Iraqi “intelligence documents” likely planted


Richard Moore

From: "Tim Murphy" <•••@••.•••>
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Subject: Iraqi "intelligence documents" likely planted
Date: Sat, 3 May 2003 19:43:43 +0100
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Iraqi "intelligence documents" likely planted

By Wayne Madsen
Online Journal Contributing Writer

April 29, 2003 -- After the United States and Britain
were shown to be providing bogus and plagiarized
"intelligence" documents to the UN Security Council
that supposedly "proved" Saddam Hussein's weapons of
mass destruction program, the world's media is now
being fed a steady stream of captured Iraqi
"intelligence" documents from the rubble of Iraq's
Mukhabarat intelligence headquarters.

The problem with these documents is that they are being
provided by the U.S. military to a few reporters
working for a very suspect newspaper, London's Daily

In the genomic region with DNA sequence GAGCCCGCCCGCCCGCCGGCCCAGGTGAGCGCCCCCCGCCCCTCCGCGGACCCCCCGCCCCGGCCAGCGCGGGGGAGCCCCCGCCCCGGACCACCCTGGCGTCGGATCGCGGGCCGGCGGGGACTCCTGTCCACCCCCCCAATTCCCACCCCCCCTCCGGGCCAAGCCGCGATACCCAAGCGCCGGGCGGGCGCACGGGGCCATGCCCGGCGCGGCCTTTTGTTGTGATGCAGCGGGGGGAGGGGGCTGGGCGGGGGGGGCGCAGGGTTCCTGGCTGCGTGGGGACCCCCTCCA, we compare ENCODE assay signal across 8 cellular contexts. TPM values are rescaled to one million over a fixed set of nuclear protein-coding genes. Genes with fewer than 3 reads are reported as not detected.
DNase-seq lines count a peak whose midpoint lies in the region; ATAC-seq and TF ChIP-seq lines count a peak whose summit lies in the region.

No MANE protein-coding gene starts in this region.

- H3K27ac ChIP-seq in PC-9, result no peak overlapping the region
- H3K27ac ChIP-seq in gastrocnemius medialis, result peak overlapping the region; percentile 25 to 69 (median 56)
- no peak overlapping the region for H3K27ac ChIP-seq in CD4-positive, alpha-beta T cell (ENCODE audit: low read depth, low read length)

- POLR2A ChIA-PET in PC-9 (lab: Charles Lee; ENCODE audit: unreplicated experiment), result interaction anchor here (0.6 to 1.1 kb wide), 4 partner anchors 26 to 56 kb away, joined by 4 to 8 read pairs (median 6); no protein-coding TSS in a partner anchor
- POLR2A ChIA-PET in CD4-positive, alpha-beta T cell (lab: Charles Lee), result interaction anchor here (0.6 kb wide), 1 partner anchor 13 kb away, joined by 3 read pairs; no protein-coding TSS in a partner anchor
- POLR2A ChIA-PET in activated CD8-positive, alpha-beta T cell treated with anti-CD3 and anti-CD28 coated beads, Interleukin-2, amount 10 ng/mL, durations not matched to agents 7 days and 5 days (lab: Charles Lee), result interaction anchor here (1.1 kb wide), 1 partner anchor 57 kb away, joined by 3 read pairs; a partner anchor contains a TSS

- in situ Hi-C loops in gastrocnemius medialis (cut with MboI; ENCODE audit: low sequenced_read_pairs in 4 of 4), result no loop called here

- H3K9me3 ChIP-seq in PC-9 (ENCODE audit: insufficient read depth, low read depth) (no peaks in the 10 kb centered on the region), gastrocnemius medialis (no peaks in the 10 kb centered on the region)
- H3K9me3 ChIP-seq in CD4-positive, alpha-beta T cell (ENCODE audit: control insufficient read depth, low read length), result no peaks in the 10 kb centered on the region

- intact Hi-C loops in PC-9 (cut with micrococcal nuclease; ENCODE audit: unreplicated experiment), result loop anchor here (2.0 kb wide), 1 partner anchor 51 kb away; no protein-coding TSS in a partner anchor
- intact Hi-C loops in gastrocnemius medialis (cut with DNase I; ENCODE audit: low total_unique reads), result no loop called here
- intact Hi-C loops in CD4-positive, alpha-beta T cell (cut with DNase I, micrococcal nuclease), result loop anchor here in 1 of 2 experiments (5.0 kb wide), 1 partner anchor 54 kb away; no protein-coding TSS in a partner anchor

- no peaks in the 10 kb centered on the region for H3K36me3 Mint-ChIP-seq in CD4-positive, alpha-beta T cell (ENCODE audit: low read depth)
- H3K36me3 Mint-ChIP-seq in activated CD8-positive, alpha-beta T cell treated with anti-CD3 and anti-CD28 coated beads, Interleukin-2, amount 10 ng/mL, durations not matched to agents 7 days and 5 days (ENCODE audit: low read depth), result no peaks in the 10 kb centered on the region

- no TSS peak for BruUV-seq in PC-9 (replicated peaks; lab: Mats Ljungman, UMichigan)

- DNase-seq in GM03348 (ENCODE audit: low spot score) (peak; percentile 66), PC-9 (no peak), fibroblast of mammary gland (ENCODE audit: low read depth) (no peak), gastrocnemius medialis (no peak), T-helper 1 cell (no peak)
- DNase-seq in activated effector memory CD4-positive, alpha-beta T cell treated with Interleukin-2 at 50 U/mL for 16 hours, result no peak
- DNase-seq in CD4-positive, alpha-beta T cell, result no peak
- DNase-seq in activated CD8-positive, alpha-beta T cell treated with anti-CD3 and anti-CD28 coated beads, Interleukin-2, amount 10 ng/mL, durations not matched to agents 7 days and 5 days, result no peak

Telegraph (affectionately known as the Daily Torygraph"
by those who understand the paper's right-wing slant).
The Telegraph's April 27 Sunday edition reported that
its correspondent in Baghdad, Inigo Gilmore, had been
invited into the intelligence headquarters by U.S.
troops and miraculously "found" amid the rubble a
document indicating that Iraq invited Osama bin Laden
to visit Iraq in March 1998. Gilmore also reported that
the CIA had been through the building several times
before he found the document. Gilmore added that the
CIA must have "missed" the document in their prior
searches, an astounding claim since the CIA must have
been intimately familiar with the building from their
previous intelligence links with the Mukhabarat dating
from the Iran-Iraq war of the 1980s. Moreover, the CIA
and other intelligence agencies, including Britain's
MI-6, have refuted claims of a link between bin Laden
and Iraq.

Gilmore also made it a point to declare he was not
providing propaganda for the United States, a strange
statement by someone who claims to be a seasoned Middle
East correspondent. However, it is highly possible he
was providing the propaganda for the benefit of a
non-government actor, the neo-conservative movement,
which uses the Pentagon as a base of operations, and
employs deception and perception management tactics to
push its sinister agenda.

The U.S. has been quite active in inviting Telegraph
reporters into the Iraqi intelligence headquarters.
Other documents "found" by the paper's reporters